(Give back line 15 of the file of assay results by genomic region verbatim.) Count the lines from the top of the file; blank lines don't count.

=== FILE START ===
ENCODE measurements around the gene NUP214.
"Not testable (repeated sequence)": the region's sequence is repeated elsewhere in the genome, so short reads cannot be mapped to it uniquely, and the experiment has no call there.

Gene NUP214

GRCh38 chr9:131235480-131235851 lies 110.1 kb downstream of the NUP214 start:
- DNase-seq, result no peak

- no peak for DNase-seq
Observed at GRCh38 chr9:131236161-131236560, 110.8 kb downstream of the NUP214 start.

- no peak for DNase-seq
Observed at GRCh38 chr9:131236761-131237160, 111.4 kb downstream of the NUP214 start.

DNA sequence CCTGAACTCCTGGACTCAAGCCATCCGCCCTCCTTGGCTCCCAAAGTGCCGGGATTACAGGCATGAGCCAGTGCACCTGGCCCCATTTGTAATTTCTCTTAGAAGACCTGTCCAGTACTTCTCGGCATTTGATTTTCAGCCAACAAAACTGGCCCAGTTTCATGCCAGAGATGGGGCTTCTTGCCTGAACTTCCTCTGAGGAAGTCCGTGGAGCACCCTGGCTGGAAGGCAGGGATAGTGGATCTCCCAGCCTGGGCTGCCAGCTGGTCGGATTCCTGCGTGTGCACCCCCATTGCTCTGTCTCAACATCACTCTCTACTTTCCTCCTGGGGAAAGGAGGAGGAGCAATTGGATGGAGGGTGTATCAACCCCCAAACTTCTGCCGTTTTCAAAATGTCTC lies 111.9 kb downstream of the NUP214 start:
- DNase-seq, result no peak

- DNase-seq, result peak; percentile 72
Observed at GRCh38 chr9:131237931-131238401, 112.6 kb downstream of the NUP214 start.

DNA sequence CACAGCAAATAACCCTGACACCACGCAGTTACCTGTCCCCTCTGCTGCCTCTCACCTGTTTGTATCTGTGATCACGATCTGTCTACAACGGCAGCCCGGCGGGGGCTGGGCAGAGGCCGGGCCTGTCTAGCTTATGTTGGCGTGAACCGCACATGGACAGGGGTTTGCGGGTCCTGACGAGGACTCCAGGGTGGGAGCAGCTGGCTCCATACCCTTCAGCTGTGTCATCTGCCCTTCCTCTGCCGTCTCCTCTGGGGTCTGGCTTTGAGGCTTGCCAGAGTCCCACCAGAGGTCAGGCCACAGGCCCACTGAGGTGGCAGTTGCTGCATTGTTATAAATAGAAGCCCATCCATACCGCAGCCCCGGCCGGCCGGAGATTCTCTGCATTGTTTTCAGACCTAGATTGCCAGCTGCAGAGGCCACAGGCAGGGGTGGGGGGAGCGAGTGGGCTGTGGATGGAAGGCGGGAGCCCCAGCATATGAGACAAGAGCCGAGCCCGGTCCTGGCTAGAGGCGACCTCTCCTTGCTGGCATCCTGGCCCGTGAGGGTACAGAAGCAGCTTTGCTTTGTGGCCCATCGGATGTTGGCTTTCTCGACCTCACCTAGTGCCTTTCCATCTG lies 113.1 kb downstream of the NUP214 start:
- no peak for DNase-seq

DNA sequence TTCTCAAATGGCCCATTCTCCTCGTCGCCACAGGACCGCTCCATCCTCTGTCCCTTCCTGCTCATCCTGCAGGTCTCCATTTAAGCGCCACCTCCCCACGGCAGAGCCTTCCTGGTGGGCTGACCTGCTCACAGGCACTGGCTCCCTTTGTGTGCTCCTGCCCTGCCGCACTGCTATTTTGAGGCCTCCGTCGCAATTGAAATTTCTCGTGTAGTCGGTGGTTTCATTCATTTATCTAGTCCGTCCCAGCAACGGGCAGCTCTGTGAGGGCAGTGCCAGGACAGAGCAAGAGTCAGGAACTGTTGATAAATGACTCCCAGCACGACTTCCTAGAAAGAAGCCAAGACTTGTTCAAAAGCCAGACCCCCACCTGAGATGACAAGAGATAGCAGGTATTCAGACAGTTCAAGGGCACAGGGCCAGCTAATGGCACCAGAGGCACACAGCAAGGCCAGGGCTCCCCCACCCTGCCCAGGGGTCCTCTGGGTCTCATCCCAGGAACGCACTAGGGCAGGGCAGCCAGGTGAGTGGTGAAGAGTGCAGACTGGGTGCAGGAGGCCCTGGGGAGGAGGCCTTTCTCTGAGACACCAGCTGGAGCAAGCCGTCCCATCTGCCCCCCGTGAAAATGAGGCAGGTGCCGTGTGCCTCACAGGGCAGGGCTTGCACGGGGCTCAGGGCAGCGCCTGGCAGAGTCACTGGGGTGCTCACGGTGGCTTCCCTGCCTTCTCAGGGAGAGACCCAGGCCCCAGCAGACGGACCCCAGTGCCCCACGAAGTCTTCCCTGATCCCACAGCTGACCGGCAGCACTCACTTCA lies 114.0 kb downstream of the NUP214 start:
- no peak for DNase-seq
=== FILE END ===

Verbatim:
- no peak for DNase-seq